When Vest Virginia began the West Virginia PROMISE Scholarship in 2001, the stated goal of the program was to keep more people in West Virginia once they graduated from college. A merit scholarship funded by video lottery revenue, PROMISE provides $4,750 a year to qualified West Virginia students who choose to attend college within West Virginia. Legislators thought that if students went to college in the state, they’d stay in the state. All of these educated people would promote innovation and economic growth.

Apparently this only sort of works. According to an article by Ry Rivard in the Charleston Daily Mail:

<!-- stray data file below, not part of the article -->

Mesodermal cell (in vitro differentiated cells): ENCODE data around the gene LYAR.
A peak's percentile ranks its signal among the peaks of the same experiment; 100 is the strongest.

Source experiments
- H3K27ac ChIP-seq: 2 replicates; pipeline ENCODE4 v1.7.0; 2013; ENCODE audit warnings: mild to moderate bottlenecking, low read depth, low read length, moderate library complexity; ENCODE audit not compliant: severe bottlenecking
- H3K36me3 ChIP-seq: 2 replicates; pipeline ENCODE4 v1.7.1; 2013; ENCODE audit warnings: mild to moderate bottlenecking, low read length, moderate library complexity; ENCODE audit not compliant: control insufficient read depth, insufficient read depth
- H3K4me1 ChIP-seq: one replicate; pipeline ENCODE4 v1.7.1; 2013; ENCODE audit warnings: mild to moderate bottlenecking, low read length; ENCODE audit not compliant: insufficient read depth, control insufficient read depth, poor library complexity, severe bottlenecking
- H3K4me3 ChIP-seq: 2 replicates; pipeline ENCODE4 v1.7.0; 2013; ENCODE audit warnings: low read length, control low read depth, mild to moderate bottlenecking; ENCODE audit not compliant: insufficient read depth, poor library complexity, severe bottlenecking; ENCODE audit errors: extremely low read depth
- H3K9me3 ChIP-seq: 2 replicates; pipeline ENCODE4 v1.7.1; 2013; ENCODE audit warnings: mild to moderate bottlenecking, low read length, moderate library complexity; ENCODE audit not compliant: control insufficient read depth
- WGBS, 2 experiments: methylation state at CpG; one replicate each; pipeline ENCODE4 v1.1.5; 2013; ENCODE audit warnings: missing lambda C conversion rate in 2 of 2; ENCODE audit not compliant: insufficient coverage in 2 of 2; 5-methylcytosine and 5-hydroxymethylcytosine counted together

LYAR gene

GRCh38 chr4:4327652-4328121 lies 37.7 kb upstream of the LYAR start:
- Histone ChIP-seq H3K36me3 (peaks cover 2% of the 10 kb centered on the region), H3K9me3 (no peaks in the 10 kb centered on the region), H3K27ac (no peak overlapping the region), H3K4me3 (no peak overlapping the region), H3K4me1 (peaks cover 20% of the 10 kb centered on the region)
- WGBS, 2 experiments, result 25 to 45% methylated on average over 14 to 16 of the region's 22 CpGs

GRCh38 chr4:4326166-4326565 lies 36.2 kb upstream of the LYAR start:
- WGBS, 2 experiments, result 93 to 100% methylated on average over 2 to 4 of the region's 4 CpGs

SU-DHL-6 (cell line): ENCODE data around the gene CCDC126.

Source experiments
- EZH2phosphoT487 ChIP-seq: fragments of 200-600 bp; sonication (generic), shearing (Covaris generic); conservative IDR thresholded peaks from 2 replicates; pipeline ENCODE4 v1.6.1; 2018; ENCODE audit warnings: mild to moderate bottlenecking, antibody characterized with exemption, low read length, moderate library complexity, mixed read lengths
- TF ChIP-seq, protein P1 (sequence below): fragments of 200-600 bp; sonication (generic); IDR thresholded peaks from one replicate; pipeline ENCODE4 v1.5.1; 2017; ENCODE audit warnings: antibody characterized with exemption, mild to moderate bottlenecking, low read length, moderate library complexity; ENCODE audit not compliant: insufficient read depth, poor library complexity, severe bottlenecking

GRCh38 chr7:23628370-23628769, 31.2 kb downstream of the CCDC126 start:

West Virginia college graduates gradually leave the state’s workforce as they gain experience, according to a study released Monday.

In 2008, 57 percent of 2007 graduates were working in the state, compared to only 38 percent of graduates from the class of 1997.

There’s good reason for that: The study also found West Virginia graduates working in other states earned significantly more than graduates who remained in West Virginia. Graduates working in nearby states earned an average $54,076 a year, far above the average $41,526 wage a graduate working in West Virginia earned.

So while it appears going to college in West Virginia helps keep graduates in the state for a little while eventually, as they gain more experience, they tend to trickle away from the state. Of PROMISE scholars who graduated from college in 2006 and 2007, a little more than 60 percent were employed in West Virginia in 2008. [Image via]

Daniel Luzer

Daniel Luzer is the news editor at Governing Magazine and former web editor of the Washington Monthly. Find him on Twitter: @Daniel_Luzer